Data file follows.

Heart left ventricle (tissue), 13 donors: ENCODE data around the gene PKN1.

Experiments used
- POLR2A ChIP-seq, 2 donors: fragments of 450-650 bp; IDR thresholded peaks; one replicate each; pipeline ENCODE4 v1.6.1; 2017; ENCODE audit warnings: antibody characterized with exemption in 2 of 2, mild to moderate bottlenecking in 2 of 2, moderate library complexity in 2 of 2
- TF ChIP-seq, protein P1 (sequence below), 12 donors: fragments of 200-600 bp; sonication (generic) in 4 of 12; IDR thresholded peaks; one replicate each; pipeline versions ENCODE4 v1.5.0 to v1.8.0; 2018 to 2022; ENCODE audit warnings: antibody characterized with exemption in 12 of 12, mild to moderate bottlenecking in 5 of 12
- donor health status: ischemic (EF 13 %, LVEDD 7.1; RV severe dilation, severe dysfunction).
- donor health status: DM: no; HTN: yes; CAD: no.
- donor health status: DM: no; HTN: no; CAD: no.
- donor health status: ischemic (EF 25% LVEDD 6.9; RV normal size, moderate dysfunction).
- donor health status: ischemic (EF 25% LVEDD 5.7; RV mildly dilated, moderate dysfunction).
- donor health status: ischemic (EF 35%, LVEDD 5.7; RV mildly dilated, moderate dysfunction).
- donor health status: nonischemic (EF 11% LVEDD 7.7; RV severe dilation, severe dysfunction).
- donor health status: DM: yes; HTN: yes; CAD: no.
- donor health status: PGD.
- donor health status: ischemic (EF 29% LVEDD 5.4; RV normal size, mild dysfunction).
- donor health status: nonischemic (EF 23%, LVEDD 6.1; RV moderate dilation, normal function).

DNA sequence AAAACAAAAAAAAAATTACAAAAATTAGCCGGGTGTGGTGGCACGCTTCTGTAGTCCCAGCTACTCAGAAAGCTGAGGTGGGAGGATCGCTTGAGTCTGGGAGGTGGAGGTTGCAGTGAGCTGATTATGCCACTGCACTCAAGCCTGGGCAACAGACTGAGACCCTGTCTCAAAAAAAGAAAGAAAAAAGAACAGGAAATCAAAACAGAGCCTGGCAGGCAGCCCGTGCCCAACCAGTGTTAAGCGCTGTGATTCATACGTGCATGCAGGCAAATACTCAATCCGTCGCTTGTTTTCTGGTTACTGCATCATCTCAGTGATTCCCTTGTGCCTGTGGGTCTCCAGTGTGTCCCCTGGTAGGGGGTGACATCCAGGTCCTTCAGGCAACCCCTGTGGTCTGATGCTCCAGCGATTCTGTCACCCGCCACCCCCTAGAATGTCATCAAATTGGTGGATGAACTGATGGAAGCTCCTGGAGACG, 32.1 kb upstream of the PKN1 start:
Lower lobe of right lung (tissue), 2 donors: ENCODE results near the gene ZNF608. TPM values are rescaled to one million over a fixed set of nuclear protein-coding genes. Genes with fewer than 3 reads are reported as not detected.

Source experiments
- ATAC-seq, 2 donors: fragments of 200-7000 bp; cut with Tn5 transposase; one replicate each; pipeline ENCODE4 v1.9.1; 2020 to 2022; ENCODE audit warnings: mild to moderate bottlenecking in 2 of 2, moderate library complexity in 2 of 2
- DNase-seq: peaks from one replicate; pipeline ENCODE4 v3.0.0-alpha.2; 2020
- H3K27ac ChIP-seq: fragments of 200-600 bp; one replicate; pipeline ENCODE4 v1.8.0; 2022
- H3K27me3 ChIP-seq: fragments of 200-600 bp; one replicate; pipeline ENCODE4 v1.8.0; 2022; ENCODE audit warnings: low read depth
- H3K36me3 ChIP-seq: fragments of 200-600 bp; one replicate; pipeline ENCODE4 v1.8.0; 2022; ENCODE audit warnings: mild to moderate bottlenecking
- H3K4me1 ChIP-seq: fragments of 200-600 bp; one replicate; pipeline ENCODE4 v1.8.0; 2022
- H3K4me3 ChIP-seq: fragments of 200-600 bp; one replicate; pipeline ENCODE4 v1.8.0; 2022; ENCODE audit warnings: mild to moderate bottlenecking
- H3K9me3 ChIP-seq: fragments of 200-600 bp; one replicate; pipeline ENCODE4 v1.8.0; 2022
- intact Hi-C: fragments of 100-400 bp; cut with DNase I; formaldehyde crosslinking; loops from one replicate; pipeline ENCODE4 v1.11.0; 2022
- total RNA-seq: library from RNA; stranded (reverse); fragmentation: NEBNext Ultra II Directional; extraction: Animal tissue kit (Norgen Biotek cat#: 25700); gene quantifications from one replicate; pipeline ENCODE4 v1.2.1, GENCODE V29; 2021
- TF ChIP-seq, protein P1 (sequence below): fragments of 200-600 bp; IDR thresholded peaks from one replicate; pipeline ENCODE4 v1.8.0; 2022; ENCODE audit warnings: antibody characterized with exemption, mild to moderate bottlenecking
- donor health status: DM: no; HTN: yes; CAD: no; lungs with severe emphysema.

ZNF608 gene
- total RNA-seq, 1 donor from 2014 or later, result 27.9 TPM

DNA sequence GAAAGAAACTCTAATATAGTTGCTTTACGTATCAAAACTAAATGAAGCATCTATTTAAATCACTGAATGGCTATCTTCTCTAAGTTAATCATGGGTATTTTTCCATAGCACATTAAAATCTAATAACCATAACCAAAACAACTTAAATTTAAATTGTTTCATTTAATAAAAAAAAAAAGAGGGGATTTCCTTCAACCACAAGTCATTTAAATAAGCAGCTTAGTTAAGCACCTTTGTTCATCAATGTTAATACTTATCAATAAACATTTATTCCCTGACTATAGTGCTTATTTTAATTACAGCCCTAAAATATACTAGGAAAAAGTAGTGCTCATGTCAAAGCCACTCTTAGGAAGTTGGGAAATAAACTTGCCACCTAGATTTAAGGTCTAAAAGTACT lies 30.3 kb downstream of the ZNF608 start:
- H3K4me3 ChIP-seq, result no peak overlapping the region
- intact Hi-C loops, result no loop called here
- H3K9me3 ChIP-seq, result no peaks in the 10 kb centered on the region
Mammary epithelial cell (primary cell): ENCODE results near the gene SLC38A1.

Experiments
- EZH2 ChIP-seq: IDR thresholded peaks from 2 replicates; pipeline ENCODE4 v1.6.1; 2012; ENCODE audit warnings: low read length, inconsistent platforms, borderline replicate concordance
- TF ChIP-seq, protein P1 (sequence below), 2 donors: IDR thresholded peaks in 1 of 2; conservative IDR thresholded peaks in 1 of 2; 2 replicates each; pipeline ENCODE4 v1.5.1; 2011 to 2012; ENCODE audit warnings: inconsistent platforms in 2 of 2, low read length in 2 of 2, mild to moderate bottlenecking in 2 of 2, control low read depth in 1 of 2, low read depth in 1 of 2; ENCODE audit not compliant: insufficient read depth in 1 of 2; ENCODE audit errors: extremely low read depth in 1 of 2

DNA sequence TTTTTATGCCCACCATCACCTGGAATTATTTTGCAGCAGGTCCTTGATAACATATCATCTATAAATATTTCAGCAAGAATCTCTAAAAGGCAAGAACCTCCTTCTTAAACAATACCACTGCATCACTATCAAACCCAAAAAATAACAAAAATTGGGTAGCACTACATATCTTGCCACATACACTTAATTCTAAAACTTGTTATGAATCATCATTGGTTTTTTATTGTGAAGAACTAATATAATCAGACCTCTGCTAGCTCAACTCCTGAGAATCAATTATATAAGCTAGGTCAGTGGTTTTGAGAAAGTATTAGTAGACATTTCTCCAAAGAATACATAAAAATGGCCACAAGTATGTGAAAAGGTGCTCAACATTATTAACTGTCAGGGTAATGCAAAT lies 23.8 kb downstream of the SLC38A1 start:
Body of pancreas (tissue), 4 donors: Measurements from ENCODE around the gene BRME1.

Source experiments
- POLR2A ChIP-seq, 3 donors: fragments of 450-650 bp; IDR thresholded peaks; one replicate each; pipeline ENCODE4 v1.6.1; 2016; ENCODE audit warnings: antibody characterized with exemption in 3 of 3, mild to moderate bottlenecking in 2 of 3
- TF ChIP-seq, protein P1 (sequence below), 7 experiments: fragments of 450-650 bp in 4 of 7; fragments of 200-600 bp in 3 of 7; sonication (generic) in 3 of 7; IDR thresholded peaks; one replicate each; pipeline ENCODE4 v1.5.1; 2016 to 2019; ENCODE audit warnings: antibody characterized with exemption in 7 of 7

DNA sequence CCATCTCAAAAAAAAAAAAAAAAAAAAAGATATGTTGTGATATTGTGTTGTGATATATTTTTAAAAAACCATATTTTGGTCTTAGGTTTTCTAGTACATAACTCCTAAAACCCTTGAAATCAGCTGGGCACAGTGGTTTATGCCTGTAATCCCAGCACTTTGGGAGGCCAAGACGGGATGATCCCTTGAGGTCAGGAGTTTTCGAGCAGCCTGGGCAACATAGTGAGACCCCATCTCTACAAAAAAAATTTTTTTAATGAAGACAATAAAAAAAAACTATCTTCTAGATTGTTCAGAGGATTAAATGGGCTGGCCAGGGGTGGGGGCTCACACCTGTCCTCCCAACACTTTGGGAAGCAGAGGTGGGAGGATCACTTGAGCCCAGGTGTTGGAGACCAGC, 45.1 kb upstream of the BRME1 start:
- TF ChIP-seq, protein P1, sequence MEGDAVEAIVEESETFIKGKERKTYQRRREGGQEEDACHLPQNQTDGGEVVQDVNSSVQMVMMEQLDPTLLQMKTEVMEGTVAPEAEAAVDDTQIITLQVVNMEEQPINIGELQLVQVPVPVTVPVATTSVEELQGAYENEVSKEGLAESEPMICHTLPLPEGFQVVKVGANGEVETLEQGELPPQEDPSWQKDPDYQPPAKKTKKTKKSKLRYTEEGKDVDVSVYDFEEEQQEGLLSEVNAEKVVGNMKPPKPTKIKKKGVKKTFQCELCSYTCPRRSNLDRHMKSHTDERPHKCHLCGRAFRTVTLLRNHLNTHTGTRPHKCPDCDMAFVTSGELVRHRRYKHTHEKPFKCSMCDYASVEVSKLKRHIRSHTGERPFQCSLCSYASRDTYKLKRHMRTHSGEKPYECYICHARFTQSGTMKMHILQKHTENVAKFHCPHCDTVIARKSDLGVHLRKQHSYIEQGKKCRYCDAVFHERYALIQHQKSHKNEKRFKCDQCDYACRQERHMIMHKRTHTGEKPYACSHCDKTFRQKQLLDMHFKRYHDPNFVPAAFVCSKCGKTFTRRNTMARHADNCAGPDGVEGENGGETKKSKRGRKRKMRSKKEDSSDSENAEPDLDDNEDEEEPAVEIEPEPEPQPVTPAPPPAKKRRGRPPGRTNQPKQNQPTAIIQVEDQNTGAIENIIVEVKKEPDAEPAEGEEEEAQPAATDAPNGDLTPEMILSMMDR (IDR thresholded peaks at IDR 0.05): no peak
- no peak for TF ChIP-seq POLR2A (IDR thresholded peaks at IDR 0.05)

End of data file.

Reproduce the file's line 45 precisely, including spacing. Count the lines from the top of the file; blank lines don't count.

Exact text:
- TF ChIP-seq, protein P1 (sequence below), 7 experiments: fragments of 450-650 bp in 4 of 7; fragments of 200-600 bp in 3 of 7; sonication (generic) in 3 of 7; IDR thresholded peaks; one replicate each; pipeline ENCODE4 v1.5.1; 2016 to 2019; ENCODE audit warnings: antibody characterized with exemption in 7 of 7